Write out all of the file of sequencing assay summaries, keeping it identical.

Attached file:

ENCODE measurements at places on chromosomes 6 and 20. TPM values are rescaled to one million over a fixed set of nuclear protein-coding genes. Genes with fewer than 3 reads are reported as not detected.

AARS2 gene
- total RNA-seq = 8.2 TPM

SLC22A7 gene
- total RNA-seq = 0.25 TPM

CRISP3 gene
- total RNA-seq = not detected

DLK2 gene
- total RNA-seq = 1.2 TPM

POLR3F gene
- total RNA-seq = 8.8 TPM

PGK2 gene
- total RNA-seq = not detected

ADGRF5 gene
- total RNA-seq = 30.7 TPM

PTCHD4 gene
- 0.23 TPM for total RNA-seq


ENCODE measurements at places on chromosomes 6 and 20. TPM values are rescaled to one million over a fixed set of nuclear protein-coding genes. Genes with fewer than 3 reads are reported as not detected.

AARS2 gene
- total RNA-seq = 8.2 TPM

SLC22A7 gene
- total RNA-seq = 0.25 TPM

CRISP3 gene
- total RNA-seq = not detected

DLK2 gene
- total RNA-seq = 1.2 TPM

POLR3F gene
- total RNA-seq = 8.8 TPM

PGK2 gene
- total RNA-seq = not detected

ADGRF5 gene
- total RNA-seq = 30.7 TPM

PTCHD4 gene
- 0.23 TPM for total RNA-seq